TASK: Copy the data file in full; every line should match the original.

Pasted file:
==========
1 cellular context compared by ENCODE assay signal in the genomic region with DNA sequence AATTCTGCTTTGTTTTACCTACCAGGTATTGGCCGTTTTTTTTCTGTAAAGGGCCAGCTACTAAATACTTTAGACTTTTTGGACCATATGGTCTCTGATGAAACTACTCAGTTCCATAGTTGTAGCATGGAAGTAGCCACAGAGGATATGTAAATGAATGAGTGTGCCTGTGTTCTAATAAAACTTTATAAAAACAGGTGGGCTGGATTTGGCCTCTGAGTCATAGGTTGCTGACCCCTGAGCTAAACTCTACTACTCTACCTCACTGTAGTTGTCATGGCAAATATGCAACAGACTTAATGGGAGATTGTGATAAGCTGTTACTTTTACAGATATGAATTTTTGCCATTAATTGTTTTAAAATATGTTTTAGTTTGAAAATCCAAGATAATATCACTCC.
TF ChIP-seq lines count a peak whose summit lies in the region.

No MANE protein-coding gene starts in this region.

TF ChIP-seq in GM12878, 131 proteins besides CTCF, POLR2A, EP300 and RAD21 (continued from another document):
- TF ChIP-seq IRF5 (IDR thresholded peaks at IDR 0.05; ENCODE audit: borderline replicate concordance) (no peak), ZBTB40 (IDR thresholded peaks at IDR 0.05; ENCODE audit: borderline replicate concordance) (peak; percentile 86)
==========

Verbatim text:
1 cellular context compared by ENCODE assay signal in the genomic region with DNA sequence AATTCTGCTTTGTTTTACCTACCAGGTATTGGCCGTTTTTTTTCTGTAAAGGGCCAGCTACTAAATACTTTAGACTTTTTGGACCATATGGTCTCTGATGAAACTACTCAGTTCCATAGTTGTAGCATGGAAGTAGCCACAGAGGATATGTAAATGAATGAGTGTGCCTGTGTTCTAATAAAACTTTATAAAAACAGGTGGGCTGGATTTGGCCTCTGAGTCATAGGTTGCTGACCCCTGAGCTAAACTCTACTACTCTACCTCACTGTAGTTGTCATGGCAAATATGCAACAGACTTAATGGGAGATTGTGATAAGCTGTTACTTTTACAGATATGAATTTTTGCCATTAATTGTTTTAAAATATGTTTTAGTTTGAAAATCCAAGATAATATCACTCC.
TF ChIP-seq lines count a peak whose summit lies in the region.

No MANE protein-coding gene starts in this region.

TF ChIP-seq in GM12878, 131 proteins besides CTCF, POLR2A, EP300 and RAD21 (continued from another document):
- TF ChIP-seq IRF5 (IDR thresholded peaks at IDR 0.05; ENCODE audit: borderline replicate concordance) (no peak), ZBTB40 (IDR thresholded peaks at IDR 0.05; ENCODE audit: borderline replicate concordance) (peak; percentile 86)